Monday, March 5, 2018
Mikio Naruse | 銀座化粧 Ginza Keshō (Ginza Cosmetics)
by Douglas Messerli
Matsuo Kishi (screenplay, based on Tomoichirô Inoue’s novel), Mikio Naruse (director) 銀座化粧 Ginza Keshō (Ginza Cosmetics) / 1951
Mikio Naruse is one of my very favorite of Japanese directors, although I love a great deal of Japanese cinema. Naruse, however, is particularly sensitive in his portrayals of women, particularly at a time in post-World War II Japanese culture where, with a destroyed and failed male population, women had very few choices regarding how to survive.
Ginza Cosmetics—a very strange title given the fact that we witness a cosmetic shop only for a few moments—shows us, as do so many other Naruse films, the few choices left to Japanese women of the day. Either one married and lived unhappily with the mostly elderly business men who had survived the war, or one sought out these same men in various roles of prostitution—some women, like the heroine of the film, Yukiko Tsujo (Kinuyo Tanaka) serving simply as pleasurable hostesses, while others more directly engaged in sex. The hours were late, and the pay insubstantial, but it was a way, without any resources, one might survive.
Like many another of Naruse’s characters (his best film, When a Woman Ascends the Stairs portrays the same situation), Yukiko is a widow with a child—the marvelous young boy, Haruo (Yoshihiro Nishikubo)—she, a woman who is growing a bit too old to attract the men to her table; “Once you hit 40, you can’t really do it,” Yukiko says. Of course, she still has suitors, such as the buck-toothed business man with a mole astride his nose, who attempts to force her into sex at a nearby warehouse; but Yukiko knows that she is in her last years as a Ginza hostess at Bel-Ami, despite her endless application of cosmetics, particularly since even the bar is having financial problems, which she works to resolve.
The only man she meets throughout this episodic tale who might be worth her interest is a far younger country boy, loved by Yukiko’s friend, Shizue Sayama (Ranko Hanai). The shy, intellectual kid, (Yuji Hori), does not at all like Tokyo, but is the first functional male Yukiko has met in years, and it’s clear she might have dreams of marrying him, or, at least, of discovering more about the world of stars which he explains to her. But at the very most tender moment of that developing relationship, her son goes missing, and she must entrust the stranger’s tour to her younger sister, who quickly falls in love with the stranger, who in turn, promises to invite Kyōko to his country home.
As critic R. Emmet Sweeney has noted, when Yukiko hears the news, “Barely a flutter passes over Tanaka’s face at the passing of this brief flirtation. It speaks to the million tiny heartbreaks that Yukiko must have suffered through the years that this latest one barely registers.” And Yukiko is soon back at work, knowing that Haruo will be obediently waiting for her back at home.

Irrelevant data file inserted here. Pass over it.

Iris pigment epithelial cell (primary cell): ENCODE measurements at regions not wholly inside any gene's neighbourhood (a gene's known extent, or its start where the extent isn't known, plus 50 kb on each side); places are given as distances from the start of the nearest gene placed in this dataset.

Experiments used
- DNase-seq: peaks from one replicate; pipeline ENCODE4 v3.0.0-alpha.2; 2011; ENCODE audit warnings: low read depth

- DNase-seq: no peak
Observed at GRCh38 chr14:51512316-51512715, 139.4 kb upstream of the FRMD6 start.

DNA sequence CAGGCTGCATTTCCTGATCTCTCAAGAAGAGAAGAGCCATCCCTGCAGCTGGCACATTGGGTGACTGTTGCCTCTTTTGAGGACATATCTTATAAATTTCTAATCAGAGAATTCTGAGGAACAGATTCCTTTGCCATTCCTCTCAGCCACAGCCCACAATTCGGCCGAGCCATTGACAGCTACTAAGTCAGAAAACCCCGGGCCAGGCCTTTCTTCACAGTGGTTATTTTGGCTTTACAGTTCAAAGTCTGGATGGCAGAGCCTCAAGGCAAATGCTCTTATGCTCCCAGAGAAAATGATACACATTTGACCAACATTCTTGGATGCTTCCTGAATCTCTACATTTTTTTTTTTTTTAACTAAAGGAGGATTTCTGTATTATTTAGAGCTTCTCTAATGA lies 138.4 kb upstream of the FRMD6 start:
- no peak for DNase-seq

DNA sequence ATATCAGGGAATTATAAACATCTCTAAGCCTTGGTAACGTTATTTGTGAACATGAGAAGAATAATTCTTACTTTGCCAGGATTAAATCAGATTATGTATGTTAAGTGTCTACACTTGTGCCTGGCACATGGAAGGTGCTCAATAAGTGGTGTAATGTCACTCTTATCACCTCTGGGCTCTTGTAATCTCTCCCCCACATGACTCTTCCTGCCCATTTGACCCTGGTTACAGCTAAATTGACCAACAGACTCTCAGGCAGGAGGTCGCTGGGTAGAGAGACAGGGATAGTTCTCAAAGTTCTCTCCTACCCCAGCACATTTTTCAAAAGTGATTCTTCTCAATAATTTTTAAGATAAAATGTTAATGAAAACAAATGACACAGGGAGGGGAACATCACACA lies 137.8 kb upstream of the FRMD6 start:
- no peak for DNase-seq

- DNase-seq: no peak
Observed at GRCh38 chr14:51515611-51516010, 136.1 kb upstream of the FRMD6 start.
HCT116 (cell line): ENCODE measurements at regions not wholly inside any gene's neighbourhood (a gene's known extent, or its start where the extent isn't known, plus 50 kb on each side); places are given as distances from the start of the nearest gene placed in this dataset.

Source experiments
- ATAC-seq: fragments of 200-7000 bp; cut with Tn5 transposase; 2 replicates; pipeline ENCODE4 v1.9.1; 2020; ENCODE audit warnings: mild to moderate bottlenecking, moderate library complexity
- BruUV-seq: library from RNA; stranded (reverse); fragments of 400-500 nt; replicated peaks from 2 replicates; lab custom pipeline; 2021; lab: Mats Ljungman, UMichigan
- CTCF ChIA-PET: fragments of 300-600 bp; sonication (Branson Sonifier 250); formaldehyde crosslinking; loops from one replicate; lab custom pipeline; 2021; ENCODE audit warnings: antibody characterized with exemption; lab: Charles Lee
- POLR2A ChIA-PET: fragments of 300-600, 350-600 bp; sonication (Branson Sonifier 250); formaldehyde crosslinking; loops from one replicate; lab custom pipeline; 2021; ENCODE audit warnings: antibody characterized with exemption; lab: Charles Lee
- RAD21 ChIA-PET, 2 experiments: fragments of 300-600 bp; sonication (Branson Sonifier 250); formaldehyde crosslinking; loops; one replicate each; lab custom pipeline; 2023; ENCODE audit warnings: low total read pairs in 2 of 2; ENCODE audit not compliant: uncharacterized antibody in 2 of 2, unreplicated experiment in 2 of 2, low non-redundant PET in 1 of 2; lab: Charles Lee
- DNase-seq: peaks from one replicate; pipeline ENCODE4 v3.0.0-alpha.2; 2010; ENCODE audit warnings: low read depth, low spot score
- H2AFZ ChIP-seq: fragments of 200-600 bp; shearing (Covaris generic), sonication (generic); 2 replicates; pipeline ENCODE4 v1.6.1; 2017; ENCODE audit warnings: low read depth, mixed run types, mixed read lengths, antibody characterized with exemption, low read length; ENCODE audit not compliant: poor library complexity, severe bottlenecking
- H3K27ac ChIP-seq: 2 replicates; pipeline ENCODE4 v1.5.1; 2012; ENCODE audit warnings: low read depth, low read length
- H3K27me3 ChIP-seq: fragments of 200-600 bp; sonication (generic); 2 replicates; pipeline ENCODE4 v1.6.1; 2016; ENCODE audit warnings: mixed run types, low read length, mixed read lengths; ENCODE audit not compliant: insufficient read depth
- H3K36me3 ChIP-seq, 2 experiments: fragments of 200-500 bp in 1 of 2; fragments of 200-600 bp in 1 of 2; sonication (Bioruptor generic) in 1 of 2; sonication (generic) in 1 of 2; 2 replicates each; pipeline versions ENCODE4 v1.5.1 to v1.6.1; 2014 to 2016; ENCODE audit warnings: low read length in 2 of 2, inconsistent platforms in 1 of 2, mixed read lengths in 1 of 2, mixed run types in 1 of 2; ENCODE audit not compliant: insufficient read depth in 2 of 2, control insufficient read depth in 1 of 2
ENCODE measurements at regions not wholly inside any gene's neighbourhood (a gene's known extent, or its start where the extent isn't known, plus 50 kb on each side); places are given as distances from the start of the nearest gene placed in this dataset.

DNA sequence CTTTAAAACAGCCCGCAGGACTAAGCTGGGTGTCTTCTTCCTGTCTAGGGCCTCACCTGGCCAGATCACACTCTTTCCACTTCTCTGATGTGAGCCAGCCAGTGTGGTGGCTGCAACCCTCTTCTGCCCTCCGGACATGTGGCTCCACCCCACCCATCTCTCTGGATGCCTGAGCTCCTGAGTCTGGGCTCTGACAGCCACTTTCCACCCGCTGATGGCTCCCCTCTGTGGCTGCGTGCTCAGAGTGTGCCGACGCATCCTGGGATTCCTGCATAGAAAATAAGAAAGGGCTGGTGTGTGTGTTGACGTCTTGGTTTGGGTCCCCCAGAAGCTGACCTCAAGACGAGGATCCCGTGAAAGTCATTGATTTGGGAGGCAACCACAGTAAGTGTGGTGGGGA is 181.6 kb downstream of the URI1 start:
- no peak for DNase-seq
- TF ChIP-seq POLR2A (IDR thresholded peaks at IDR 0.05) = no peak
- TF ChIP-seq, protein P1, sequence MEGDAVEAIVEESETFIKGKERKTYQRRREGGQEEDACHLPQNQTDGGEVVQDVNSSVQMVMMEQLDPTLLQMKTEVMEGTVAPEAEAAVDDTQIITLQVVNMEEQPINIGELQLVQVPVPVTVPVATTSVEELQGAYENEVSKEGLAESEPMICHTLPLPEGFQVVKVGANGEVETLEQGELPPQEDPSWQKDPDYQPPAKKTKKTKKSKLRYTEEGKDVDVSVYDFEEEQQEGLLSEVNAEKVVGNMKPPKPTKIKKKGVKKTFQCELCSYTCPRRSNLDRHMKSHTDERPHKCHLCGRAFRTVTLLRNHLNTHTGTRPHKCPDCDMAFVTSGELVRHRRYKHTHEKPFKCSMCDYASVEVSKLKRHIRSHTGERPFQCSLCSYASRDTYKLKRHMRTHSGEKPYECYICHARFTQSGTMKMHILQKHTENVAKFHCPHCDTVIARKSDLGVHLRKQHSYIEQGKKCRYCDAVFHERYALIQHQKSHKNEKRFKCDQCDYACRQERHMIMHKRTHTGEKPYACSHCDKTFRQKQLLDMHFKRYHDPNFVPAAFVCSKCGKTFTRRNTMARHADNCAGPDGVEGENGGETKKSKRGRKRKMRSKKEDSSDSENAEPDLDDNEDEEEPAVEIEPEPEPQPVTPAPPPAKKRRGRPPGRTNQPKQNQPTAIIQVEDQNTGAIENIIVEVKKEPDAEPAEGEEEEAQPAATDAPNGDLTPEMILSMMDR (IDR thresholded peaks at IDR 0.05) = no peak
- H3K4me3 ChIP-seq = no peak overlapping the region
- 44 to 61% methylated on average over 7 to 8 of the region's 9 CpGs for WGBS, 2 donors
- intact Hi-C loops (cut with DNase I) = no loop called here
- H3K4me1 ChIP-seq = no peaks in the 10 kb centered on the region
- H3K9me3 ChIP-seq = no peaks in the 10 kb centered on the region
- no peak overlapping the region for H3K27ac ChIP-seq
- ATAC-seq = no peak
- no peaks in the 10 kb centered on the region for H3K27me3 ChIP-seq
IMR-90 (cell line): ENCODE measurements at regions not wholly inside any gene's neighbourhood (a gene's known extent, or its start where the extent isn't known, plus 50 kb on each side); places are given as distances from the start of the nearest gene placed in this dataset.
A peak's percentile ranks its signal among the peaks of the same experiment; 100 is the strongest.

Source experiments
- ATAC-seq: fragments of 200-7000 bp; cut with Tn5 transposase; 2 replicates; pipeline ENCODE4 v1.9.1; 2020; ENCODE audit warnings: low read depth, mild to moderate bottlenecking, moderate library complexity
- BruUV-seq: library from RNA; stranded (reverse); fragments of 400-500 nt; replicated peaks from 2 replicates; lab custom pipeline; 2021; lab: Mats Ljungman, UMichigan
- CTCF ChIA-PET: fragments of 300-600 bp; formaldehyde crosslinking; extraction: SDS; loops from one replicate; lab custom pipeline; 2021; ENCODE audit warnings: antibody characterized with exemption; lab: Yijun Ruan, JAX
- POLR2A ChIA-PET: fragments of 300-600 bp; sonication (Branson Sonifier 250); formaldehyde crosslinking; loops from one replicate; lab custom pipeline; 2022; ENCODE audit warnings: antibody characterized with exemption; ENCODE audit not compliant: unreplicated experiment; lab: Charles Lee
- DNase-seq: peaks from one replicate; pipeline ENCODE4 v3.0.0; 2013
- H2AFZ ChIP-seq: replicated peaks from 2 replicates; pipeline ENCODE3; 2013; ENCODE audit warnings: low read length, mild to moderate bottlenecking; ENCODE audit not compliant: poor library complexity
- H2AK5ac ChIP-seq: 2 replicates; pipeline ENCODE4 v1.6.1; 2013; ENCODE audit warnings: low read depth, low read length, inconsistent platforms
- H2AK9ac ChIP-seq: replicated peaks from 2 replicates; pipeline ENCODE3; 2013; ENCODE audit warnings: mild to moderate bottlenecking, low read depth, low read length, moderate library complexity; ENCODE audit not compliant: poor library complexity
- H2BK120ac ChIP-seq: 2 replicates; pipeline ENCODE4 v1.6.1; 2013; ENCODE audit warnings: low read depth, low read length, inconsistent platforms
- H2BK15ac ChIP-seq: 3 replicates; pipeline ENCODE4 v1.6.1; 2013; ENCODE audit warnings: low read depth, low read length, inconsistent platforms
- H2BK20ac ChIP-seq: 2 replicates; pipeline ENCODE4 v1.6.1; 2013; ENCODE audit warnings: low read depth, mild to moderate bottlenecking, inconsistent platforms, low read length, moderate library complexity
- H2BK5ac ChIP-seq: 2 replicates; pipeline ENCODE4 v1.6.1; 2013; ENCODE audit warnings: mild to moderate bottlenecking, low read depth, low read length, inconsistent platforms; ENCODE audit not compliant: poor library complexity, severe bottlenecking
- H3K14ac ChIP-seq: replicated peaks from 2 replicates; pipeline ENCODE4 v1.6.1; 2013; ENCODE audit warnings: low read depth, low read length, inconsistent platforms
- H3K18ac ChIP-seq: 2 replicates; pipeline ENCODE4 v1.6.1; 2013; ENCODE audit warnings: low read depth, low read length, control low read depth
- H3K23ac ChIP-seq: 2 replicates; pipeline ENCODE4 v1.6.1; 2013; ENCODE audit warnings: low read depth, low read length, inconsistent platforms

In short, little changes throughout the film in Yukiko’s basically unhappy life; but she remains a survivor in the most profound sense, a self-aware believer, despite the cynical world in which she is forced to live. The only man to whom she is grateful, Fujimura (Masao Mishima)—once a wealthy businessman who helped her pay for Haruo’s birth—is now a poor “sad sack,” who cannot even afford a new pair of shoes.
Yet, despite this film’s bleak outlook, it is utterly filled with possible joy. Yukiko’s landlady gives music lessons in traditional Japanese songs, and throughout the excellently scored work by Seiichi Suzuki, music plays a major role, even when badly performed by a drunken student of the traditional music. And the musical score gives this work a sense of beauty far beyond what Yukiko might find in her personal contacts.
And then there is her charming son, who wants to become a scientist and loves fishing boats! Despite their different schedules and Haruo’s wandering habits, he is a joy to everyone in the neighborhood, as each of the many woman living in Yukiko’s house call out to him when he returns, however briefly, home. Everyone in the entire neighborhood seem to love him, and who wouldn’t, given his youthful enthusiasms?
So, for all her disappointments in life, Yukiko, perhaps, has more joys than many of us do. She certainly knows who she is, and what her future will be. But she is a tough survivor, who also asks for music even when it is terribly performed. She asks for love, even if it is seldom given. She asks for respect, even when spurned from the society in which she lives. Naruse presents us with a totally modern woman whose character might be a model for women even today. Certainly, although she might be demanded to perform it, she is not at all the demurring Geisha of the Japanese stereotype, but is, rather, a strong figure determined to raise up a child into a new world never available to her.
Los Angeles, March 5, 2018